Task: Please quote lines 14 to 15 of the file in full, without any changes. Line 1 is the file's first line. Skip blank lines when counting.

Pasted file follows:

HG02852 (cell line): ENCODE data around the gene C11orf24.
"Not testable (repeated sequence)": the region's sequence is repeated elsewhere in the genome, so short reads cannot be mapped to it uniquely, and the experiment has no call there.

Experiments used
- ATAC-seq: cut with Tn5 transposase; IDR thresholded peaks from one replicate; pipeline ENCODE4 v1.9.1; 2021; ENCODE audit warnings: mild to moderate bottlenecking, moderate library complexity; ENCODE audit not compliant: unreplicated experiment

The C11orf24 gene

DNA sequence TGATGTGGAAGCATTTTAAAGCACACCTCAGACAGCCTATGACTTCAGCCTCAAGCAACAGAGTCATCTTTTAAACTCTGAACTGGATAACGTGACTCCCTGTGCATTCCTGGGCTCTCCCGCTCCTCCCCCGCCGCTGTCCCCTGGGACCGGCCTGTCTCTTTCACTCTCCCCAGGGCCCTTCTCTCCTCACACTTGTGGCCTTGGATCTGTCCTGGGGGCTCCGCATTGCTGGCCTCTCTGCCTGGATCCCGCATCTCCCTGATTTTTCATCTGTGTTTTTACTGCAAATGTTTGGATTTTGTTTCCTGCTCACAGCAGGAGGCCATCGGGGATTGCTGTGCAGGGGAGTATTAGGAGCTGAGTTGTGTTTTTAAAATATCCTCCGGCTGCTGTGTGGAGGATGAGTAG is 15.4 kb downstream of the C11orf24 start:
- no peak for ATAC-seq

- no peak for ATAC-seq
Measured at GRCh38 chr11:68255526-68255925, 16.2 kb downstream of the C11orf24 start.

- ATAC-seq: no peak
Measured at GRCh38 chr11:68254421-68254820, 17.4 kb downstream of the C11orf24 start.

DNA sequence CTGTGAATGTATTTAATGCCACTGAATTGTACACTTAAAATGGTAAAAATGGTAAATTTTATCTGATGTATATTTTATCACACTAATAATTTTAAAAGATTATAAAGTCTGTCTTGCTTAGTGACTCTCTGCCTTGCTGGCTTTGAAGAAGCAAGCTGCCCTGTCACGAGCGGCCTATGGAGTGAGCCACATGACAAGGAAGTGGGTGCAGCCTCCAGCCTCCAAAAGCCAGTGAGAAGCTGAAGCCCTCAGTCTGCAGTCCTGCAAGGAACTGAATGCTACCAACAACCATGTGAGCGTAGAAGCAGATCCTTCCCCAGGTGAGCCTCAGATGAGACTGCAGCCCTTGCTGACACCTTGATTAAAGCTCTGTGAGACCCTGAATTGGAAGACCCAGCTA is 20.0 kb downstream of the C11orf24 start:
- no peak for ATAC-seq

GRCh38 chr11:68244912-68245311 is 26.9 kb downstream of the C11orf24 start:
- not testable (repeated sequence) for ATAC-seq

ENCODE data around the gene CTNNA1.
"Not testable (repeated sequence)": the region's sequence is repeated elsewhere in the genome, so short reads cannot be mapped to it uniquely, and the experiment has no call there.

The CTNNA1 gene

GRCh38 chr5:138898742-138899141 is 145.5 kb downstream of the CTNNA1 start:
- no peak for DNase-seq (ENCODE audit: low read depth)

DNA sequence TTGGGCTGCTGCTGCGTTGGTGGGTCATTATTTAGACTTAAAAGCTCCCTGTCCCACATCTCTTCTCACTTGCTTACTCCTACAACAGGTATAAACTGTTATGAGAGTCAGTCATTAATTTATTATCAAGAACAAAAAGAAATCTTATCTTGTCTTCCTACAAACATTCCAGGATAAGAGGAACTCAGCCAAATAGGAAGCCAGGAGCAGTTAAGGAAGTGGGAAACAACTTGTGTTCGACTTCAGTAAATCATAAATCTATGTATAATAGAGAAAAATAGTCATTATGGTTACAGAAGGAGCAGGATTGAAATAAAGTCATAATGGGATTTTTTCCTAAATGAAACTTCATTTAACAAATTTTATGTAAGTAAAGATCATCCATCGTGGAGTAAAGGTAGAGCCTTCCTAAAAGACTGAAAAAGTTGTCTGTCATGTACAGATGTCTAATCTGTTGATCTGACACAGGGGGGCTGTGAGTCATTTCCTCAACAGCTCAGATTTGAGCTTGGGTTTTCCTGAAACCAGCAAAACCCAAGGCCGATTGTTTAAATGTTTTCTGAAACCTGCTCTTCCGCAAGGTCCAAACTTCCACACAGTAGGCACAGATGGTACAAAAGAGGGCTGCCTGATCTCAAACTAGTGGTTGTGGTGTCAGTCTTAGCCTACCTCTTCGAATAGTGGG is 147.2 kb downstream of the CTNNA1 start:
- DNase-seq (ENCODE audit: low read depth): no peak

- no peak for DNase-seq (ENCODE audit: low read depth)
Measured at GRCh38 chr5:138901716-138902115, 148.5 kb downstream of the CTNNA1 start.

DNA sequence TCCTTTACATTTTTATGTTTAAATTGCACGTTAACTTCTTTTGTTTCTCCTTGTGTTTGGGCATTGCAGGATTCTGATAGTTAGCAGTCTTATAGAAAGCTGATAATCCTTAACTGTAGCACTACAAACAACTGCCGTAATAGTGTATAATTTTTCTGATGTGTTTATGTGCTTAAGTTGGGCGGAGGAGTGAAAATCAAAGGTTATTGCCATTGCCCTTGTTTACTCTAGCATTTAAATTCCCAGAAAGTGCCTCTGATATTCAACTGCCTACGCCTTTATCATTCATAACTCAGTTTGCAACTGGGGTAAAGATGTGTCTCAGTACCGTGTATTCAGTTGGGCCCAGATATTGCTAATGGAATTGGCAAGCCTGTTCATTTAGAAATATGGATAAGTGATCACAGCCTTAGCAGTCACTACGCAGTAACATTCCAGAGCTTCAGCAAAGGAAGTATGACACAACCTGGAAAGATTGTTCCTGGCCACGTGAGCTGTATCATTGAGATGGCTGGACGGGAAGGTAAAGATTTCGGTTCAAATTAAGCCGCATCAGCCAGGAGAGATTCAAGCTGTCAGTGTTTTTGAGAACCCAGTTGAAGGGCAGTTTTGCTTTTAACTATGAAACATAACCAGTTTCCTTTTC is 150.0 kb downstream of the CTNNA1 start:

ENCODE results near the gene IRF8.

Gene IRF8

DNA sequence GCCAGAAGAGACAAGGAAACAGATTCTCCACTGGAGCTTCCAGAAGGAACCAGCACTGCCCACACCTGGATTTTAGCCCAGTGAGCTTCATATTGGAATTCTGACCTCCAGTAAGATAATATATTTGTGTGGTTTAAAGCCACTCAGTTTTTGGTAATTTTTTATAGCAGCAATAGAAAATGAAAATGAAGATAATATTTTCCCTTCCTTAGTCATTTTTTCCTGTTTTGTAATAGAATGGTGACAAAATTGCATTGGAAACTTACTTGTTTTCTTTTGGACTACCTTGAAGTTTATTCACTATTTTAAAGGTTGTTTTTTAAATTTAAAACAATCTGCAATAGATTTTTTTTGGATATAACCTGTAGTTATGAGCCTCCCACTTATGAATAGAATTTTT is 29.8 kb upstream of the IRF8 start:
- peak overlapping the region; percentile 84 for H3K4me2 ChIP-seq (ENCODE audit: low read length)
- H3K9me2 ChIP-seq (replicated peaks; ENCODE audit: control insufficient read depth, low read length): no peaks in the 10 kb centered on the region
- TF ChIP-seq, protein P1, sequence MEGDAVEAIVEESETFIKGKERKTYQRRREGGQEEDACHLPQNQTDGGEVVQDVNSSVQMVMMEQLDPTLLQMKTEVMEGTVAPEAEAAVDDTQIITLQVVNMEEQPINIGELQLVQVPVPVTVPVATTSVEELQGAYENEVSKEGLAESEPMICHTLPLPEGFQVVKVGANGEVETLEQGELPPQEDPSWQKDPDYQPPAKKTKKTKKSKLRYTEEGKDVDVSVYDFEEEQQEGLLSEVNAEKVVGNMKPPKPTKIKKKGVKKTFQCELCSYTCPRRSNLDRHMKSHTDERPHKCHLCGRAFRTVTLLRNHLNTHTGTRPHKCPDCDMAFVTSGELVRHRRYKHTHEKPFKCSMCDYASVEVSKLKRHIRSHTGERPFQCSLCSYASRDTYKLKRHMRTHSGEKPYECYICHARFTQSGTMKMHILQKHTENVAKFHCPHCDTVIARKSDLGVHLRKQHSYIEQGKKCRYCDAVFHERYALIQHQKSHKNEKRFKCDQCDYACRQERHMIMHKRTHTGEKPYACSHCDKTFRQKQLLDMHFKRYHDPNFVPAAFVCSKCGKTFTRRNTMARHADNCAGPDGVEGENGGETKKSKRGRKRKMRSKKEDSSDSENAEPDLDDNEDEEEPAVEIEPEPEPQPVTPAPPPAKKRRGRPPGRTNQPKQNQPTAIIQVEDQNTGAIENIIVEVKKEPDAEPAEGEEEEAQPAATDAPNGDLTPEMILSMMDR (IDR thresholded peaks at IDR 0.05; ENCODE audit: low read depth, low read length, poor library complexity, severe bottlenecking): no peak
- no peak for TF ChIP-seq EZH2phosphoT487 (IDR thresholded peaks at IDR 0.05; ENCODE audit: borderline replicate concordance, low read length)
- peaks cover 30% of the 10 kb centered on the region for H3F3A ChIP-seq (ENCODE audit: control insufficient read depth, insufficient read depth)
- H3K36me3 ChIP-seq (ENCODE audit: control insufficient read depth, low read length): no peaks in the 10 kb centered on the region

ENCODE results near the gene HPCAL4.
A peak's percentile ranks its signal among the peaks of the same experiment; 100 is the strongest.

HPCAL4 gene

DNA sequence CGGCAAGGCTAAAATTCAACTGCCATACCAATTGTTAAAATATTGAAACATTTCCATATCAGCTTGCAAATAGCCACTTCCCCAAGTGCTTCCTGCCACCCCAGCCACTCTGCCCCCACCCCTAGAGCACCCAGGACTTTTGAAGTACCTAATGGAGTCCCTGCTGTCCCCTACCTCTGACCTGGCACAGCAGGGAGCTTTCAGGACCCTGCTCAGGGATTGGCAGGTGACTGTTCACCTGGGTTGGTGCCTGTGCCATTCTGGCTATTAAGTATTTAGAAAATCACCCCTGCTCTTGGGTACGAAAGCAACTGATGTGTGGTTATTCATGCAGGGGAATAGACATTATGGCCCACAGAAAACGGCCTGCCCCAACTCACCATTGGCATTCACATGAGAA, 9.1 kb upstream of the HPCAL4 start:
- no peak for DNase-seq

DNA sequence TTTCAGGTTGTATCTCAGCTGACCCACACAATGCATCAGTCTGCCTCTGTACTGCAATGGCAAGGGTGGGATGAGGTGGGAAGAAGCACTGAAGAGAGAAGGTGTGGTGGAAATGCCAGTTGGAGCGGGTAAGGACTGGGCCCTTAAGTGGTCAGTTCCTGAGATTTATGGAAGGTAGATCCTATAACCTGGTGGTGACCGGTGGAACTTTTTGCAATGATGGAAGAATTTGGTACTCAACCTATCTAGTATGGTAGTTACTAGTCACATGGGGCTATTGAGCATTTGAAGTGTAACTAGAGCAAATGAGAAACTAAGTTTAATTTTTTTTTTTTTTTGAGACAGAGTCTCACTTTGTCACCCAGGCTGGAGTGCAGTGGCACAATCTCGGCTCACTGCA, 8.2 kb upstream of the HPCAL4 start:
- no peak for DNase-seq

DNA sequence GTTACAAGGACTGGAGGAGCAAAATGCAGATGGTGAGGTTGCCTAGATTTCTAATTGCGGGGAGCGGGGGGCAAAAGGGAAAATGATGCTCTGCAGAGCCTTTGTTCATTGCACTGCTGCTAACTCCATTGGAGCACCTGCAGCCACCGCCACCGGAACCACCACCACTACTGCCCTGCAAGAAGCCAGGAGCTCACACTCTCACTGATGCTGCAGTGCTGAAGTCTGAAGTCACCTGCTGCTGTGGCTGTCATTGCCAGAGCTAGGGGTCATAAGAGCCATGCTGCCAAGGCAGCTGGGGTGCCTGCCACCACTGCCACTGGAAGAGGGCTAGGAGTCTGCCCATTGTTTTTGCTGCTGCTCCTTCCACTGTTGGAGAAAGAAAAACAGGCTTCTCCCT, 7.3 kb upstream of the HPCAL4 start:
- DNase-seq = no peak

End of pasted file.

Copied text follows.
GRCh38 chr11:68244912-68245311 is 26.9 kb downstream of the C11orf24 start:
- not testable (repeated sequence) for ATAC-seq